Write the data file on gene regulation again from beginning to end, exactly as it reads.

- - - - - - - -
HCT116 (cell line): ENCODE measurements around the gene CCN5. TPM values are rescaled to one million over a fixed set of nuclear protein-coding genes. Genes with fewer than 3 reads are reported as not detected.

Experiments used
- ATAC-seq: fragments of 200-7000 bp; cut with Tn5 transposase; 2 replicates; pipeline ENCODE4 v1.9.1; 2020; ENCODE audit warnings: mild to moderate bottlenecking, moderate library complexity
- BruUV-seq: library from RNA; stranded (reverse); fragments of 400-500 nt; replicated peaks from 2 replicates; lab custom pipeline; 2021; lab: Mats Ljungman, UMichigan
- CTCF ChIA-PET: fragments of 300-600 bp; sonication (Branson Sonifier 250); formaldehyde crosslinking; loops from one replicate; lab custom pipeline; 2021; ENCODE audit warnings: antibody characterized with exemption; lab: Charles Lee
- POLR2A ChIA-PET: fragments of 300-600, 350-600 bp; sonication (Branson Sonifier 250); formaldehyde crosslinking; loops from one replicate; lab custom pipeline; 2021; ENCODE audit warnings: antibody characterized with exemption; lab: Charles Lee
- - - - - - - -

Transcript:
HCT116 (cell line): ENCODE measurements around the gene CCN5. TPM values are rescaled to one million over a fixed set of nuclear protein-coding genes. Genes with fewer than 3 reads are reported as not detected.

Experiments used
- ATAC-seq: fragments of 200-7000 bp; cut with Tn5 transposase; 2 replicates; pipeline ENCODE4 v1.9.1; 2020; ENCODE audit warnings: mild to moderate bottlenecking, moderate library complexity
- BruUV-seq: library from RNA; stranded (reverse); fragments of 400-500 nt; replicated peaks from 2 replicates; lab custom pipeline; 2021; lab: Mats Ljungman, UMichigan
- CTCF ChIA-PET: fragments of 300-600 bp; sonication (Branson Sonifier 250); formaldehyde crosslinking; loops from one replicate; lab custom pipeline; 2021; ENCODE audit warnings: antibody characterized with exemption; lab: Charles Lee
- POLR2A ChIA-PET: fragments of 300-600, 350-600 bp; sonication (Branson Sonifier 250); formaldehyde crosslinking; loops from one replicate; lab custom pipeline; 2021; ENCODE audit warnings: antibody characterized with exemption; lab: Charles Lee